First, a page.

Those rifles had sat in South Korean warehouses for the last five decades, and could prove a treasure trove for military surplus retailers, collectors, and shooters.
Recently, though, came news from South Korea that the sale of these M1’s was in a sort of bureaucratic limbo.
According to the Korea Times, “The U.S. government opposed South Korea’s bid to sell hundreds of thousands of aging U.S. combat rifles to American gun collectors…The [Ministry of National Defense] announced the plan last September as part of efforts to boost its defense budget, saying the export of the M1 Garand and carbine rifles would start by the end of 2009.”
However, “The U.S. administration put the brakes on the plan, citing ‘problems’ that could be caused by the importation of the rifles. The problems the U.S. government cited were somewhat ambiguous, said an official at the Ministry of National Defense on condition of anonymity.”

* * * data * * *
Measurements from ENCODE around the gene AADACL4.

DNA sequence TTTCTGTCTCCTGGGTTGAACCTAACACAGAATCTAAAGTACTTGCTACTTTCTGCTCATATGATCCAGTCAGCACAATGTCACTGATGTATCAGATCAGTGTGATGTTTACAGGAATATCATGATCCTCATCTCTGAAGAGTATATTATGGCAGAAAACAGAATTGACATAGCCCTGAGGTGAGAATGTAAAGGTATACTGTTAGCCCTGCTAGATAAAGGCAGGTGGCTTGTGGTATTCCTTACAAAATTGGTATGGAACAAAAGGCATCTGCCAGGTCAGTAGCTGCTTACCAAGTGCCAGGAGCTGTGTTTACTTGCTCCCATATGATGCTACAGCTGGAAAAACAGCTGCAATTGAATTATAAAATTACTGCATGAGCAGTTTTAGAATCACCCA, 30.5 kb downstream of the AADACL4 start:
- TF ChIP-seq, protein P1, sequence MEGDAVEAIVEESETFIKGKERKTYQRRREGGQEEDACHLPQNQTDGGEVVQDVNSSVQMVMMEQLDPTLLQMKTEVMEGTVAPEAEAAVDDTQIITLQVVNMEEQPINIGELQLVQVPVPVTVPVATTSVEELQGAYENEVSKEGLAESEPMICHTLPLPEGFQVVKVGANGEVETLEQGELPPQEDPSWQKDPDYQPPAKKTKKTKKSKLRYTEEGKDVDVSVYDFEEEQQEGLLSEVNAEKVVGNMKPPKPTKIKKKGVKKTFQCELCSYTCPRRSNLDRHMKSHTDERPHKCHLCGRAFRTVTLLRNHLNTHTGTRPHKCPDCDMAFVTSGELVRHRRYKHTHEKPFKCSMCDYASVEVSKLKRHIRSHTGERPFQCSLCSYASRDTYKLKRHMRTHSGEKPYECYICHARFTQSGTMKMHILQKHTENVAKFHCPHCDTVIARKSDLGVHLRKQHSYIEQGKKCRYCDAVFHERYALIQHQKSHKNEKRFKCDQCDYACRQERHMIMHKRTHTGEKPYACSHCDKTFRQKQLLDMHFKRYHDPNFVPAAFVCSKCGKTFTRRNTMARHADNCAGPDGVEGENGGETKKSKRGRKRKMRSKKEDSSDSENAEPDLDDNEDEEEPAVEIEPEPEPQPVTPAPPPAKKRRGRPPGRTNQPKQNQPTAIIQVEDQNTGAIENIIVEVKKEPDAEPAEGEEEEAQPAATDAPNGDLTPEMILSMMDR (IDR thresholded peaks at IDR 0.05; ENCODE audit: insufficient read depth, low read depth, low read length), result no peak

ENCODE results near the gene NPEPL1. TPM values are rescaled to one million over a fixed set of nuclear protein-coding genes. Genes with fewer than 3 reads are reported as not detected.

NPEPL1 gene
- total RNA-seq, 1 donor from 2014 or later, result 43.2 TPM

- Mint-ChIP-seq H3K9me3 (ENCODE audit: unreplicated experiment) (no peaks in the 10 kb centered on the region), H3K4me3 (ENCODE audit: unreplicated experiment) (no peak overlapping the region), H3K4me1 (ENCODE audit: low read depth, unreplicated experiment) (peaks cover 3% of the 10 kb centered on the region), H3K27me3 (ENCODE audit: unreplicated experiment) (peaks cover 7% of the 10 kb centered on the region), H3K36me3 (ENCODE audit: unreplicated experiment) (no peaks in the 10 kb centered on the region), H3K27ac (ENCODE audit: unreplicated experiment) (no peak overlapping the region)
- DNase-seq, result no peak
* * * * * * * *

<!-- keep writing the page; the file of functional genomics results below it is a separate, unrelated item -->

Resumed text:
“The U.S. insisted that imports of the aging rifles could cause problems such as firearm accidents,” the official told Korea Times. “It was also worried the weapons could be smuggled to terrorists, gangs or other people with bad intentions. We’re still looking into the reason why the U.S. administration is objecting to the sale of the rifles and seeking ways to resolve the problems raised.”
Source: Source: Korea Times 8/12/10
Recommended books for gun collectors:
Standard Catalog of Firearms, 20th Edition.
The Official Gun Digest Book of Guns & Prices 2010, Rifles, Pistols & Shotguns
Lets see….. The latest guns go to the mexican cartels and we can’t risk guns from 3 weapon generations ago, from falling into American citizens’ hands.